You got here late January and jumped right into recruiting. I would imagine it was a whirlwind at first... is it slowing down now here during spring ball at all?
ShaDon Brown: “Yeah, it is slowing down a ton for me. I'm getting to know the kids a lot better as well as getting to know the tempo of practice, how we practice here. How we do things is starting to come together for me. But the big thing is the kids, getting to know them, their strengths and weaknesses. Getting to the mid-way point of spring ball has really helped me to really help them.”
How would you describe your coaching style? Are there certain things you hang your hat on as a defensive backs coach?
“No. 1, I am a players coach. I love the players. That is why I do this. I am a fundamental coach. I am not all about schemes, I want to develop guys. And I know development is a process. So if you ask what type of coach I am, I am a players coach and I am a developer of talent. So that means I don't have to have a four-star ready-made guy. I'll keep working with guys and make them better. That is what I have had to do my whole career. But I am going to get after them, too. I am going to push them to a place they really don't want to go. That is my job to try to get them to be a champion each and every day they step out here on the field. And it is a always a work in progress, we can always get better.”
I would imagine as a coach the more different environments you can coach in, the better you are going to be long term. Coming from Army, that is obviously a different environment. What did that experience teach you as a coach and what ways can that help you coming here to a non-service academy?
“Well, being at Army really helped me learn how to adapt and overcome. I say that because at a place like Army, the schedule and the time constraints on your players is a lot different. You only have the players for a short block each and every day so you have to be really detailed in your coaching. You have to give them short buzz words in your coaching because they don't have as much time with you to absorb a lot. I have taken that same approach here. I feel like if I am coaching a guy, I need to be able to give it to him in 10 words or less, or it is too wordy and he is not going to be able to understand it. These guys do have a lot more time on their hands to do football and they take advantage of that, but they are not different in the sense they want to win and they work their tails off. That is the same environment I came from and that is why I wanted to take this job.”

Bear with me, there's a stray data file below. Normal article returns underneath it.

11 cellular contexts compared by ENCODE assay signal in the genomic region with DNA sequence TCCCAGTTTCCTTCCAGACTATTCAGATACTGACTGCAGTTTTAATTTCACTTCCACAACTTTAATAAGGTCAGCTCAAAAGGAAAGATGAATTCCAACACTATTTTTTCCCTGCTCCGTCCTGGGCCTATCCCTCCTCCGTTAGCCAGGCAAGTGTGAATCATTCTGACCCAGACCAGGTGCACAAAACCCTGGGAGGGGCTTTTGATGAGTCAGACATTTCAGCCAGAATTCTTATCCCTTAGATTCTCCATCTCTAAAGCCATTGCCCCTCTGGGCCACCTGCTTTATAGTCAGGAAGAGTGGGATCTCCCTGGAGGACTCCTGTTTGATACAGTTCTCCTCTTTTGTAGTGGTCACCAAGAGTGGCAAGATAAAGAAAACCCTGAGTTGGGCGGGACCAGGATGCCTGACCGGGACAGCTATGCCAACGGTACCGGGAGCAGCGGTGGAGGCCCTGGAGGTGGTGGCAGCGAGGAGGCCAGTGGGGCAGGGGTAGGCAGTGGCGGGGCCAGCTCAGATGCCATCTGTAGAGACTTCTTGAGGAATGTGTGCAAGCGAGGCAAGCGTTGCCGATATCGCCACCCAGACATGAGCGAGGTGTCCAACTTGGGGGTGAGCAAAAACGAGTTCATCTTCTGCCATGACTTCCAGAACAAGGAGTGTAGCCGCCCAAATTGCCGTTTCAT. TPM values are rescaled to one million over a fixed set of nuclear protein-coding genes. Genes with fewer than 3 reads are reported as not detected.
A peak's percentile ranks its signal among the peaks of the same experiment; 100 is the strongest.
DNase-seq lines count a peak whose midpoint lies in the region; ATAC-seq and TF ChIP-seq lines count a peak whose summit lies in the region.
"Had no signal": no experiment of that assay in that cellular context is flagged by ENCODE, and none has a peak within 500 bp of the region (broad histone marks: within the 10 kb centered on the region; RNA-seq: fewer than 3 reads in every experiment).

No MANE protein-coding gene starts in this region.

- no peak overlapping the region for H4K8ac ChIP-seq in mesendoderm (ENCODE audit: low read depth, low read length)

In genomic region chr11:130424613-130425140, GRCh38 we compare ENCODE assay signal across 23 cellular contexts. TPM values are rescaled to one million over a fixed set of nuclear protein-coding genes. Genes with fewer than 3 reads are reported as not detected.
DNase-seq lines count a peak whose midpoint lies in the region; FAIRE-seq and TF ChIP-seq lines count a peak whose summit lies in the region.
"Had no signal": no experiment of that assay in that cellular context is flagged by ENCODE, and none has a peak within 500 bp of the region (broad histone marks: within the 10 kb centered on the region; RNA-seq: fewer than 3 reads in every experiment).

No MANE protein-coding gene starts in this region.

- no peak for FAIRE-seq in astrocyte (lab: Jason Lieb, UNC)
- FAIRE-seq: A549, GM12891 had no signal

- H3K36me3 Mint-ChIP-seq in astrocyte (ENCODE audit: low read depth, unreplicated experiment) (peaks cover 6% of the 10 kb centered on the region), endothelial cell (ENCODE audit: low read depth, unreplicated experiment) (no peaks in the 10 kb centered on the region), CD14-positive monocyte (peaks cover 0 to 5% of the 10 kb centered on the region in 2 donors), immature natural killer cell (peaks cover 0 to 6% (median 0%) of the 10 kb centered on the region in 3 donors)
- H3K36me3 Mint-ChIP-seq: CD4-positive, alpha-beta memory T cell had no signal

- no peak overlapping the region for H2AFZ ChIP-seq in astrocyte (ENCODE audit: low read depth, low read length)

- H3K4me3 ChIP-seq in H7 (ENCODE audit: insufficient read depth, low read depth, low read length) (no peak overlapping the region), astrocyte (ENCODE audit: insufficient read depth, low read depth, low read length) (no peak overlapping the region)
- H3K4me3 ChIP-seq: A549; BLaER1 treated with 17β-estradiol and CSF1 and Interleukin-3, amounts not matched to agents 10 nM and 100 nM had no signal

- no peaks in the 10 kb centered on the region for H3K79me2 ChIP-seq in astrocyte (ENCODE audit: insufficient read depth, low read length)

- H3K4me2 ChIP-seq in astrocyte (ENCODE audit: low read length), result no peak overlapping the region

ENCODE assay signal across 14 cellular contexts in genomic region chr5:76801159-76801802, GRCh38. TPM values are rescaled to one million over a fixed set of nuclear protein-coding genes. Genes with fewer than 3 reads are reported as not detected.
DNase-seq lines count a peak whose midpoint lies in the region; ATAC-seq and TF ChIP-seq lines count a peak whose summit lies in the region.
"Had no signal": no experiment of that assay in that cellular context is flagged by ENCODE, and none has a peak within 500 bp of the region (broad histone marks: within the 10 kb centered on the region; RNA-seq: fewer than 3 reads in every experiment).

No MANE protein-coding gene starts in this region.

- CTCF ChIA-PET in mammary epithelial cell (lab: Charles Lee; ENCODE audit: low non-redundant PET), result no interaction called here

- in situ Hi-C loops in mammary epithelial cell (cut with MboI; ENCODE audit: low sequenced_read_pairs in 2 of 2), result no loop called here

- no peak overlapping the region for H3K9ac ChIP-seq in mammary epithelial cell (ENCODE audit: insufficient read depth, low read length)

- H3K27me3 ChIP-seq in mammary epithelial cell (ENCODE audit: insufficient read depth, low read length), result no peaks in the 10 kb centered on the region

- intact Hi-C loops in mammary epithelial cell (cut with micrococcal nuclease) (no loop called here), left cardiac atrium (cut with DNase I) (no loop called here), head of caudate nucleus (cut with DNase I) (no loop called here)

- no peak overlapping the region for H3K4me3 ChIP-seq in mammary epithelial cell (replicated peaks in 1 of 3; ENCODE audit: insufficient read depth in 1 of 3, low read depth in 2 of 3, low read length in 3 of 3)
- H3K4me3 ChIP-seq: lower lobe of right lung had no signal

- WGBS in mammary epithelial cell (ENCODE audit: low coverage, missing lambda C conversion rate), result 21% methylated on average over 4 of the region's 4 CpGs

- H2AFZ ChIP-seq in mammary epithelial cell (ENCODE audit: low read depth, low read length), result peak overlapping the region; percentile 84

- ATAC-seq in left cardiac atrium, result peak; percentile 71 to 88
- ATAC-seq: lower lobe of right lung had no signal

The secondary you took over just sent three players to the NFL Combine... I'm sure you would have enjoyed working with those guys, but the players you did inherit, do you sense they see a real opportunity with some starting jobs up for grabs?
“Most definitely I would have liked to coach the three guys that went to the combine but we have got some talented guys here. They are just young. (Less than half of the defensive backs Brown is working with had not gone through a spring ball at CU before) So it is a development process. Also, some of those [upperclassmen] are now seeing there is an opportunity to play past college football. So to do that, they've got to lead. Guys like 'Fo' (Afolabi Laguda), Isaiah Oliver, Nick Fisher and [Ryan] Moeller, those guys are doing a great job of leading the younger guys and bringing them along. Anytime you have young talent, you have to get it out of them by pushing them every day. But they have to have reps. They are going to have some screw ups and some bad plays. But if you look, those guys that went to the combine, during their freshman and sophomore years, they had screw ups, too. Don't forget where they came from. They came from playing as freshmen and screwing up and then as seniors, they looked like the best players in the country, and they were. That is why they were at the combine but it takes time to get to that point. We have some guys that can get there as well.”